Statute of Limitations Saves Corrupt Boss

The U.S. Supreme Court refused June 25 to revive claims by former NHL players that they were victims of a conspiracy waged by NHL teams and the ex-head of NHL Players’ Ass’n, Alan Eagleson, to keep salaries low. The Court let stand a two-year-old federal appeals court ruling that players waited too long to sue. Eagleson served six months in prison for hockey-related fraud. He pled guilty in Boston on Jan. 6, 1998, to three counts of mail fraud and was fined $1 million in Canadian funds. The next day in Toronto, he admitted to three counts of fraud and was sentenced to 18 months in prison.

The U.S. charges related to using money from international hockey tournaments for himself, family and friends and to diverting $15,000 from disability insurance proceeds belonging to ex Chicago Blackhawk Glen Sharpley. The Canadian charges stemmed from rinkboard advertising deals that defrauded the NHLPA, Hockey Canada and Labatt’s Breweries.

Former NHL players Dave Forbes, Rick Middleton, Brad Park, Ulf Nilsson and Doug Smail filed a class-action lawsuit against the NHL and most of its individual teams in 1995 on behalf of about 1,000 NHL players who were employed during Eagleson’s tenure. He headed NHLPA from its inception in 1967 to his resignation in 1990. The players alleged a conspiracy existed from the 1970s to the 1990s, in which NHL teams knew Eagleson was misusing union money but did nothing because he helped negotiate favorable contracts for the teams. They sought damages that some hoped would reach into the hundreds of millions of dollars.

The U.S. District Court in Philadelphia dismissed the players’ lawsuit in Aug.1998, saying the retirees should have known by at least 1991 about the allegations against Eagleson and that the four-year statute of limitations in civil racketeering cases had run out by their 1995 filing date. According to the District Court, the players should have been aware of the problems as early as 1984, when a Sports Illustrated article discussing the allegations of Eagleson’s wrongdoings was published, or 1989, when labor attorney Ed Garvey issued a damning report of Eagleson’s union leadership after Garvey was hired by several players to investigate the NHLPA executive. In 1991, Eagleson’s activities were detailed in a series of newspaper articles and allegations against him were widely read in NHL circles. The players, however, argued that because Eagleson was not actually indicted on criminal charges until 1994, the statute of limitations should be measured from then.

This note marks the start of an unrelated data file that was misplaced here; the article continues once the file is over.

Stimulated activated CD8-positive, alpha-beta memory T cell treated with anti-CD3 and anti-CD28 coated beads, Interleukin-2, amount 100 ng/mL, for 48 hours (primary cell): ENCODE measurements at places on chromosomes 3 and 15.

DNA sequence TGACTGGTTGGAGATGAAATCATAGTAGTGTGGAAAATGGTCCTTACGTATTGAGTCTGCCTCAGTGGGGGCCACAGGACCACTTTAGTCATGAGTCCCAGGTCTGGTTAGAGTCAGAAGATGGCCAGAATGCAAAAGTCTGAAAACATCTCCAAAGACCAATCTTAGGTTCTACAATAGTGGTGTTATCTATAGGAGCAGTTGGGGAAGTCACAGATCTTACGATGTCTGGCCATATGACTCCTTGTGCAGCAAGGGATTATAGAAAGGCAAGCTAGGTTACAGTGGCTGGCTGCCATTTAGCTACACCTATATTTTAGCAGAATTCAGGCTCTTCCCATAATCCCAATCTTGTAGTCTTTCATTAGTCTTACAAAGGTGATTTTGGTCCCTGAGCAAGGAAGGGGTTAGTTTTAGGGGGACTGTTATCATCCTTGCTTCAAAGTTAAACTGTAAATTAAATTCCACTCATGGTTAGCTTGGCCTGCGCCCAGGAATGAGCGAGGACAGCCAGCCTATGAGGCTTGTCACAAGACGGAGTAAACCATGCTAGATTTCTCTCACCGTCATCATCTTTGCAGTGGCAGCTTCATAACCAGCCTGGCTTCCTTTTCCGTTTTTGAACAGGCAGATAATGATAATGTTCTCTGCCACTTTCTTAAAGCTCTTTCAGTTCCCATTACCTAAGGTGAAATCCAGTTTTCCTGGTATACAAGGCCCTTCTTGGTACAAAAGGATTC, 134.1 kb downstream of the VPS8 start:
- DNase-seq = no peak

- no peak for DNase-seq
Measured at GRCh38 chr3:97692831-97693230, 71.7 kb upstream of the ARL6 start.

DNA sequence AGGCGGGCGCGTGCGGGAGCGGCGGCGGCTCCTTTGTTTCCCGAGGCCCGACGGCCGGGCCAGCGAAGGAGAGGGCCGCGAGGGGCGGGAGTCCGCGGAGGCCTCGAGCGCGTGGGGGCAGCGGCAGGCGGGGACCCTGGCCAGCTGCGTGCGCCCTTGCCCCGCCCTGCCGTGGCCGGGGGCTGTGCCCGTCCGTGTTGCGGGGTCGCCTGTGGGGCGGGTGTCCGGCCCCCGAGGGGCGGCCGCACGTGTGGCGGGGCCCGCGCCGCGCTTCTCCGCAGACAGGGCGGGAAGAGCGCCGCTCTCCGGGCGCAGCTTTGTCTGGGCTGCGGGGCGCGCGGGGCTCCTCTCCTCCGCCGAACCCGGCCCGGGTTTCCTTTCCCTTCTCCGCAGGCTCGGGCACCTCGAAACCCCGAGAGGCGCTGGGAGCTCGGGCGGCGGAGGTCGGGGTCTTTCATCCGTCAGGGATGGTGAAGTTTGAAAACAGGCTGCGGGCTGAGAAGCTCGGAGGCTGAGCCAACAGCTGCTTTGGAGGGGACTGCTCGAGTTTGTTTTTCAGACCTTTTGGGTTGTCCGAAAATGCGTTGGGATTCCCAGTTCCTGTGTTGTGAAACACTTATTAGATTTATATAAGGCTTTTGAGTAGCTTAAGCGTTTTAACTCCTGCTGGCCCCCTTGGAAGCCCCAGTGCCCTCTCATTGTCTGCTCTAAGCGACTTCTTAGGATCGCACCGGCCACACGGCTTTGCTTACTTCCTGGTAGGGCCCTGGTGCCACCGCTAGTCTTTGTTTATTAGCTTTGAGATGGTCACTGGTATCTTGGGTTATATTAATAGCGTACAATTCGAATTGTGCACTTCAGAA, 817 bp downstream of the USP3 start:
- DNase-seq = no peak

Eagleson only served jail time in Canada. His parole and the condition that he remain in Ontario after his six-month incarceration expired in July, 1999. He now lives in England with his wife Nancy but returns to the Toronto area frequently to visit his children and grandchildren. After his convictions, Eagleson was disbarred by the Law Society of Upper Canada and ousted from Canada’s Sports Hall of Fame. He resigned from the Hockey Hall of Fame and the Order of Canada. [Toronto Star 6/26/01]